Archbishop Iakovos consecrated the church Feb. 27, 1983, with the participation of Metropolitan Silas of New Jersey, Bishop Anthony of San Francisco, and Bishop Anthimos of Boston. John P. Trebellas of Champagne, Ill., and Sun City West, Arizona, chosen by lot from among 52 godparents, was the representative godparent and unlocked the door of the church.

Fr. Hill, who was ordained in Omaha, Neb., in 2001 after years of training under Metropolitan Isaiah of Denver. He had previously served as youth director in the Antiochian Archdiocese.

Upon begin ordained in the Greek Orthodox Archdiocese, he was first assigned as assistant priest and served under his predecessor,

Fr. James Paris, until becoming dean in 2012.

Assisting Fr. Hill on Sundays is Deacon Thrasher, who has a lay profession. The contemporary community has a strong youth program and emphasison religious education. Sunday school enrollment is about 125 children. Greek school has about 20.

Youth ministries and organizations range from toddler to college age.

Fr. Hill holds weekly Bible studies and catechism classes.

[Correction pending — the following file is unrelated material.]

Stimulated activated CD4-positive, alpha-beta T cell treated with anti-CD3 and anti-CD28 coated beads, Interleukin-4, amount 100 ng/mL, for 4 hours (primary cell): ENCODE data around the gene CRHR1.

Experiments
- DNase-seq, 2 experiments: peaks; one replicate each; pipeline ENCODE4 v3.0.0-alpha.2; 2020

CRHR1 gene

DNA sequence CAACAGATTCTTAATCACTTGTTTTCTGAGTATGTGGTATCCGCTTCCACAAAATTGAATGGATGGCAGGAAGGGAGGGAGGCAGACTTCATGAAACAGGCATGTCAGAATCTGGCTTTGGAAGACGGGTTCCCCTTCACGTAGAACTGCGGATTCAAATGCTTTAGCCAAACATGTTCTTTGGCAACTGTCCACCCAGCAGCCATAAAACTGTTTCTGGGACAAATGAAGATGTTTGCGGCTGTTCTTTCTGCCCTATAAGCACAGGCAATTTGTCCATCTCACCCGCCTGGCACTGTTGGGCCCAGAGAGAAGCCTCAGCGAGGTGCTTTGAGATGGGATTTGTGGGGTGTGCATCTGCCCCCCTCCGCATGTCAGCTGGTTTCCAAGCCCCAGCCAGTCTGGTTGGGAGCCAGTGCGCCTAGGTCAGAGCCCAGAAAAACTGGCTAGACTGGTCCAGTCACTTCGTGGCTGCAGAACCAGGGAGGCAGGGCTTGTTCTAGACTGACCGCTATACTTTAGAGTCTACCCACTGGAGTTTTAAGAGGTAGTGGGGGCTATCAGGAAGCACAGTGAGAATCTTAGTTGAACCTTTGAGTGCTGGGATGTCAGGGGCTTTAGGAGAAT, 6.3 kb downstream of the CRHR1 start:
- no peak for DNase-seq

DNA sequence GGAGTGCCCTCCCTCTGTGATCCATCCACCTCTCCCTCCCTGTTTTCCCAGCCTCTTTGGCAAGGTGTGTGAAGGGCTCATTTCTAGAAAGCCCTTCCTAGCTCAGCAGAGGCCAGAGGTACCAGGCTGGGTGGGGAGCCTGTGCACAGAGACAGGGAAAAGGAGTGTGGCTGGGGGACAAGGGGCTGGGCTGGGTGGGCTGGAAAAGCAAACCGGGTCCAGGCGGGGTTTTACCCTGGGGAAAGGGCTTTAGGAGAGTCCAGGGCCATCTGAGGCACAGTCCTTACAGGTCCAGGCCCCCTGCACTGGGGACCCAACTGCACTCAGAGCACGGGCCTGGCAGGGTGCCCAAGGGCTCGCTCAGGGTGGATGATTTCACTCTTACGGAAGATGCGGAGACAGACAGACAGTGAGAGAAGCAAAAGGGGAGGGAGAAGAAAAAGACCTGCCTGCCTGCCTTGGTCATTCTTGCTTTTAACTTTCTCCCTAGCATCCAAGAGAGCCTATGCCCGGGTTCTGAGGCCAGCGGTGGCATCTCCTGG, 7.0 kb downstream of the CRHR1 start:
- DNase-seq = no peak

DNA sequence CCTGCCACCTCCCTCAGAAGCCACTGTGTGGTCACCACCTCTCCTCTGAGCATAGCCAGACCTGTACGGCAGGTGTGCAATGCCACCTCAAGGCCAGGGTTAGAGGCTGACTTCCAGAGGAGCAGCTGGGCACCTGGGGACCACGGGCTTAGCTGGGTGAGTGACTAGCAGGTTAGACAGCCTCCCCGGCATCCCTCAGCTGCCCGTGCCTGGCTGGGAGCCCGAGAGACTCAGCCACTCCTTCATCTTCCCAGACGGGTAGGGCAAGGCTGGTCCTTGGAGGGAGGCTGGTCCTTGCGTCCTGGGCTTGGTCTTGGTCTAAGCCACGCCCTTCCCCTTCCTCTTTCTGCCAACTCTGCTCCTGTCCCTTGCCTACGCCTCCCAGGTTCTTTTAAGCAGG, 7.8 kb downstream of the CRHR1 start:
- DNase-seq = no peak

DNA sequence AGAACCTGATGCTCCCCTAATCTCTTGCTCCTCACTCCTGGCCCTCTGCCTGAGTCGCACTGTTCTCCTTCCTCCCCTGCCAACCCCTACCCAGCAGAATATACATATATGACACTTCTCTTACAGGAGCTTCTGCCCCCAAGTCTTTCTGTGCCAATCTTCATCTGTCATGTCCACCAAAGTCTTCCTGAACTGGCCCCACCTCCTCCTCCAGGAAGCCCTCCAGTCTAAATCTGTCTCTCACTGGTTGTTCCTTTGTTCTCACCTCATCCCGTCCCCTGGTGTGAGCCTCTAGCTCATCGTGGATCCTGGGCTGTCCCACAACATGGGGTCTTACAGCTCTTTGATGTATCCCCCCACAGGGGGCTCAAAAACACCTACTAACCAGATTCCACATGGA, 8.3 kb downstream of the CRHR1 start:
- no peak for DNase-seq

Phoenix has a great diversity of Orthodox Christians, with the Antiochian, Romanian, Serbian, Russian and Ethiopian groups represented.

The various churches come together for Pan Orthodox events during the year.

Parish ministries include working with the International Orthodox Christian Charities to assist the homeless in downtown Phoenix, and with a Focus ministry group.

“We do quite a bit of outreach,” Fr. Hill noted. He describes his ministry as “serving as a bridge between older generation of Greeks and their grandchildren.” He tries to reach out to both groups.

His ministry also includes producing three CDs of Byzantine chant, and providing homilies that can be heard on Ancient Faith Radio.

His CD’s are available at Liturgica.com and at the Holy Cross Book Store. Financially, Holy Trinity is a stewardship parish, with the annual Greek festival supplementing revenues.